Some of the worst declines in home prices are in cities hit hardest by high unemployment and foreclosures. A home that sold for $250,000 in Detroit in 2000, for example, now sells for roughly $163,150, according to the housing report. The unemployment rate there was 11.1 percent. One in 24 Detroit-area homes with a mortgage was at risk of foreclosure last year, according to foreclosure tracker RealtyTrac Inc. — the fifth highest rate among major cities. Homes in Las Vegas, on average, have lost more than half their value since 2006. They now sell for less than they did in 2000. The city had a record-high 14.9 percent unemployment rate in December. It also led the nation in foreclosures last year. Three out of every four sales in southern Nevada are foreclosures or “short sales.” These sales occur when a bank lets a homeowner sell a home for less than what’s owed on the mortgage. “You can see how many people’s dreams just didn’t make it,” said Karin Wilson, a real estate agent with Century 21 in Las Vegas. For many, the problem is getting worse. In Phoenix, about 70 percent of all homes with a mortgage were at risk of foreclosure in January, according to the Arizona Regional Multiple Listing Service. The median home price has dropped by half since 2008, to roughly $110,000. Prices in one central Phoenix zip code have plunged 81 percent in the past three years. In Tampa, foreclosures and short sales dominate the housing market. One in 20 households with a mortgage was at risk of foreclosure last year. Home buyers are mainly interested in distressed properties, real estate agents say. “They all want to steal them,” said Stephanie LeFew, owner of Tampa Home Buy Realty. “I had someone call me from Australia the other day wanting an inexpensive property for $20,000.” Tougher lending rules have scared away some potential home-buyers. Banks have been hesitant to extend new credit. Many are demanding that buyers put down a larger down payment. During the housing boom, people in many cases were able to buy homes with little or no money down.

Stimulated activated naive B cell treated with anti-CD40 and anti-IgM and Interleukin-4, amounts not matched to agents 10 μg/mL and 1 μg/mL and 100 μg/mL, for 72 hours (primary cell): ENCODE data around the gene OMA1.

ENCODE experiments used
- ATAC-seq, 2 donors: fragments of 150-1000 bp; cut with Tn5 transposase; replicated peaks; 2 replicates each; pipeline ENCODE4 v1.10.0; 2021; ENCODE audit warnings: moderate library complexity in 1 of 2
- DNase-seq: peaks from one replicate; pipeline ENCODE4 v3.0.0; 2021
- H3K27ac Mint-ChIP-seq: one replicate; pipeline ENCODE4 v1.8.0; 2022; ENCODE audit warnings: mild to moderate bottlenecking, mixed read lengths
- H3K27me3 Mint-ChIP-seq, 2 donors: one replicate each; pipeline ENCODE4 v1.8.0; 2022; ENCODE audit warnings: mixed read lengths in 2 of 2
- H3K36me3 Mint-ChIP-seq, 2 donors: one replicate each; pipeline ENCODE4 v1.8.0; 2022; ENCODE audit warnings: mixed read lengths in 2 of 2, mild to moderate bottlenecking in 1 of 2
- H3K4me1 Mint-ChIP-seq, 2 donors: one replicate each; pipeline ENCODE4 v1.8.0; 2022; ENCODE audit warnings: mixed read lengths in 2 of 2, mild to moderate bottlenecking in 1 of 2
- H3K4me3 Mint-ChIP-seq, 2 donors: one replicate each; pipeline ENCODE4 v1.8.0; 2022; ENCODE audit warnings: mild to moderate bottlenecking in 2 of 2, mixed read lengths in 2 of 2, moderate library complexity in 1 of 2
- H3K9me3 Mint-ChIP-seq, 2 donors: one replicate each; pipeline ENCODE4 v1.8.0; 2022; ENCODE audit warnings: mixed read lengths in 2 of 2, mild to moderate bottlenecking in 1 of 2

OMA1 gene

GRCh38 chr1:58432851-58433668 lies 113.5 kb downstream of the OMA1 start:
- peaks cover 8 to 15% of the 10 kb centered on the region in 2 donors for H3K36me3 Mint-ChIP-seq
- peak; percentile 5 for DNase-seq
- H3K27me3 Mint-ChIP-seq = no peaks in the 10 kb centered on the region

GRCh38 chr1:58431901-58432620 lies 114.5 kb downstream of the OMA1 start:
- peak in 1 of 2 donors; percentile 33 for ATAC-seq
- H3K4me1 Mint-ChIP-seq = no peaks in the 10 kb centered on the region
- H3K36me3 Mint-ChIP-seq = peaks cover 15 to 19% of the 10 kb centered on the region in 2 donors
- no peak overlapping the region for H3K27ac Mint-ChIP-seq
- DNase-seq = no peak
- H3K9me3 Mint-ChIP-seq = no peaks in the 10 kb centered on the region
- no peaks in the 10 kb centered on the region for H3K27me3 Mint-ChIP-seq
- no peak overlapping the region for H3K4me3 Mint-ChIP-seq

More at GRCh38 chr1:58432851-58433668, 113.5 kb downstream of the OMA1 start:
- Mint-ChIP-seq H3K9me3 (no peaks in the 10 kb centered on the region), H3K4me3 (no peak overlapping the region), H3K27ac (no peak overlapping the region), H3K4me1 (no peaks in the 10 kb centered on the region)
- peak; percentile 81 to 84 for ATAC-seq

In many depressed markets, a significant percentage of buyers are really investors and private equity firms looking to cash in on cheap real estate, Realtors say. The federal government is trying to deter this practice, at least in cities hit hardest by foreclosures. In Detroit, the city is using money from the U.S. Department of Housing and Urban Development to offer suburban homes to police officers with only a $1,000 down payment. But locals have yet to take advantage. The average home price in Detroit fell 7.5 percent in the October-December quarter, to $73,200, the lowest in the nation, according to Zillow.com. “People don’t qualify for loans anymore, and banks have continued to price homes lower and lower,” said Mike Shannon, a suburban Detroit real estate agent who specializes in foreclosures.
Millions of foreclosures are also expected to flood the market this year. That will force prices still lower. For many, the big question is, when will prices bottom? Some have tried to time their purchases to buy at the bottom. It often hasn’t worked. Matthew Hartman, a 38-year-old sales manager in Chicago, thought he was getting a steal in 2009 when he bought a four-bedroom house for $395,000. He sold it last month for $370,000. “We kind of thought that the market was toward the bottom, especially when we moved here in August of last year,” he said. “We thought we got a great deal on this house.”
AP Business Writer Alex Veiga in Los Angeles contributed to this report. Herron reported from New York.